How to Get Out of Your Shell

Your classroom number is 104. You walk in a few minutes before class. Who wants to be late this early in the semester? Plus, you want to get a seat in the back. You sit down, and you have other people that start piling into the classroom. The professor starts class and you begin taking notes. Class ends, everyone leaves and you head back to your room. Your problem is that you can’t socialize during the lecture and you didn’t have a chance to stick around after class. How do you crack a joke with your classmates when you don’t know the person you are walking next to when class ends? “How about those significant figures in chemistry today?” It can be hard to get out of your shell and make friends when you don’t know anyone.

My name is Gage Bauer and I’m a senior advertising student. During my freshman year, I related to this all too well. Coming from a really small town on the outskirts of Tulsa, I didn’t know anyone else in Norman. My twin brother and I were the first ones to go to college. I want to share a few tips that we learned to help you get out of your shell and make new friends:

  • Hang out on your floor’s lounge
    • Hanging out in your lounge helps people seem more approachable. They also feel more comfortable striking up a conversation. A person can easily sit across and talk to you. You can also invite people to study with you in the lounge. One thing some students forget is that communication is a two-way street. Sometimes you’ll need to make the first effort in communicating with new people, but it pays off.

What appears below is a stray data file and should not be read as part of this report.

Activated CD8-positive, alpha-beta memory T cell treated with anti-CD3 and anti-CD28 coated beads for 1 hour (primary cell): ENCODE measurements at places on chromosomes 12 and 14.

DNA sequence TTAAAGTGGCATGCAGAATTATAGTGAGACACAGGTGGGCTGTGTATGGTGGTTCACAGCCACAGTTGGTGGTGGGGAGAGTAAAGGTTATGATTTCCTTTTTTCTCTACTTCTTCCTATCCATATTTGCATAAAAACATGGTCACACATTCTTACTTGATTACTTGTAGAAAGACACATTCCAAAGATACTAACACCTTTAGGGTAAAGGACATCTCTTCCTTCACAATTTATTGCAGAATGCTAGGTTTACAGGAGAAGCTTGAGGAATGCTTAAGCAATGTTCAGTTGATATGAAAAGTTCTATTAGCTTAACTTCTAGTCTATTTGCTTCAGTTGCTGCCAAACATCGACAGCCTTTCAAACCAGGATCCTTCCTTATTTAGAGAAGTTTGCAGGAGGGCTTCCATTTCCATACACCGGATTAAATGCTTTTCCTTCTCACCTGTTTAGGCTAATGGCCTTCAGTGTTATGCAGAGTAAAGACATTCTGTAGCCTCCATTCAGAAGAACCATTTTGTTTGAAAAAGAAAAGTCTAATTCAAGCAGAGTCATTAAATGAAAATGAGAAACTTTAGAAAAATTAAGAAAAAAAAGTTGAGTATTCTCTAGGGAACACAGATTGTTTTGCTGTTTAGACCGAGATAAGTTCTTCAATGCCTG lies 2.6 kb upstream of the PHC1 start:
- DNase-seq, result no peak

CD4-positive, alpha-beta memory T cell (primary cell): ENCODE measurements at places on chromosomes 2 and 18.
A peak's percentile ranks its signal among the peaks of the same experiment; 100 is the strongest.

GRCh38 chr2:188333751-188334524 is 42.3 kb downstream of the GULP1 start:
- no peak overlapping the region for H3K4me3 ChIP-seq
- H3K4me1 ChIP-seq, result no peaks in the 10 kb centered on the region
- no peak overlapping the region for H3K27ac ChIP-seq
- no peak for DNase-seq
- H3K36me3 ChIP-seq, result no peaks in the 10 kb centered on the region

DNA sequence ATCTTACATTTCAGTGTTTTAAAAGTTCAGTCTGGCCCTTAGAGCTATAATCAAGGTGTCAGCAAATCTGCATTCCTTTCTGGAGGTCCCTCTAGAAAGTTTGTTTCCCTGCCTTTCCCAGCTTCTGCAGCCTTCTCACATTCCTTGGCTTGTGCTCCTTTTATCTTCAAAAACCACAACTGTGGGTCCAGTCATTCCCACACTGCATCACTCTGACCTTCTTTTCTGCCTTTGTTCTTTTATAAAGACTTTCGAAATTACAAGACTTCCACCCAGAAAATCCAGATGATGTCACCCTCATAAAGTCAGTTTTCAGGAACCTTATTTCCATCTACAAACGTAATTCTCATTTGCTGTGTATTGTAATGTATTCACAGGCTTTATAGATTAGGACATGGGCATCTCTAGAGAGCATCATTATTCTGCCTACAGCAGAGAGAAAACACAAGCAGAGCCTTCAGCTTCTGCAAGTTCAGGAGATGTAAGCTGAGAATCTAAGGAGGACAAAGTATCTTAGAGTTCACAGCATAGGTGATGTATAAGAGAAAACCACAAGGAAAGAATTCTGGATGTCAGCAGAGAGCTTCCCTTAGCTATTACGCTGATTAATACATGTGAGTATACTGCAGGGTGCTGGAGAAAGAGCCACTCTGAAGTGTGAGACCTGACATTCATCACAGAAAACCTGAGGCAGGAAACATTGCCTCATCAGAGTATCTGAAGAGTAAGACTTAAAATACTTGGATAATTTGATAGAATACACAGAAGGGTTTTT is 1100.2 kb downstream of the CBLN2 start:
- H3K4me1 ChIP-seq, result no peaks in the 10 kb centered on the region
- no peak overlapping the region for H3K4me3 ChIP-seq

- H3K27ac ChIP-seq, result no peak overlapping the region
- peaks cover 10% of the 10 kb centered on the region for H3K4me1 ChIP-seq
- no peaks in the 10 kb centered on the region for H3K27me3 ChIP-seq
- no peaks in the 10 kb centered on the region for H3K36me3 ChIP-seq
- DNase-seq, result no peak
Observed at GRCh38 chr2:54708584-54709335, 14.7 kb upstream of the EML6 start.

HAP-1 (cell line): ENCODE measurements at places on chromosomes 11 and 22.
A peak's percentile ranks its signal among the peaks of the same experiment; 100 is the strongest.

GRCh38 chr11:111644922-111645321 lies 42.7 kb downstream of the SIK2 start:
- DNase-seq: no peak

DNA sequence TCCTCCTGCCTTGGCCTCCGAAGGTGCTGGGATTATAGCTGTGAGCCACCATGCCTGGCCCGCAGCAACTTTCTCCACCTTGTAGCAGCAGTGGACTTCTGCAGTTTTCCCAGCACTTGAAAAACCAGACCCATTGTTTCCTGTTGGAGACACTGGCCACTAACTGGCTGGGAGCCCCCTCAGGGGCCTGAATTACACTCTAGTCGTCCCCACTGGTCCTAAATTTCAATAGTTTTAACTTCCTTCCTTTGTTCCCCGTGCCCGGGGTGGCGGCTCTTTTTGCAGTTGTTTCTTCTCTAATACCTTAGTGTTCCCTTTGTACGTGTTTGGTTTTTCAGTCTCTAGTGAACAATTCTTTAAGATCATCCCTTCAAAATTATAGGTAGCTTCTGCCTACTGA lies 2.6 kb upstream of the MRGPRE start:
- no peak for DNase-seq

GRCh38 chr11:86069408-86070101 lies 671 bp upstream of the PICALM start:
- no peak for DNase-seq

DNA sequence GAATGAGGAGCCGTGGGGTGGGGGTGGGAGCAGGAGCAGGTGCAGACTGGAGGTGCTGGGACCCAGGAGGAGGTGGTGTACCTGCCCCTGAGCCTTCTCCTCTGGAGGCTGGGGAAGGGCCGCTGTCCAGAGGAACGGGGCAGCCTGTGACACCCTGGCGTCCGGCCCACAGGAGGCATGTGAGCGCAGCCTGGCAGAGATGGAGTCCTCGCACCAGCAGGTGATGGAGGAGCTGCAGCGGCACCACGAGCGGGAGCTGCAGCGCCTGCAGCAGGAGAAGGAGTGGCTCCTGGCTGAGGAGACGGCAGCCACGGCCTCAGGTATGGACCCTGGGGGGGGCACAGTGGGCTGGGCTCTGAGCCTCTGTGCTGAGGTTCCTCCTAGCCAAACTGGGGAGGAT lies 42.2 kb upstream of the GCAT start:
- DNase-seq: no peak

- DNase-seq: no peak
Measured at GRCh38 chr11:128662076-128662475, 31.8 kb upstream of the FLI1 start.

• Get off of your phone
    • This one will be a little awkward at first, but it will be helpful. If you are off of your phone, you are less distracted and more aware of people that might want to talk or strike up a conversation.
  • Join a group or club
    • This suggestion is the easiest. It might be the hardest, but it is also the easiest. Whether it be a religious group, school-related group, a video game group or a Greek organization, explore the student organizations that you could get involved with. Whatever it might be or whoever it might be with, you are forcing yourself to interact with people that have similar interests. You can view registered student groups through OrgSync.
  • Hangout in your center’s lobby or in high traffic areas
    • This is easy, but it does take a lot of initiative. One thing I did during my freshman year was spending time in the lobby. I played ping pong with whoever wanted to play. Eventually, there was a group of about 10 of us and we would frequently stay up until 1 a.m. getting to know each other. Some of those people are still my best friends.
  • Volunteer
    • Volunteering is an excellent way to get involved. Big Event is a great way to connect with people who share a similar passion and work towards the same goal. A sense of unity is great for building friendships.
  • Get a job on campus
    • Getting a job on campus helps you meet other students, and it is a great way to make money, bolster your resume and gain some good experience. You will also be more aware of what’s going on around campus. Look for positions at

These are just a few things that helped me make friends during my freshman year. One last thing to remember is that you aren’t alone. If you’re feeling lonely, I guarantee you that other students feel very similar to how you feel and would like to make more friends, too. So, with all of this said, go out there and start making some new friends!

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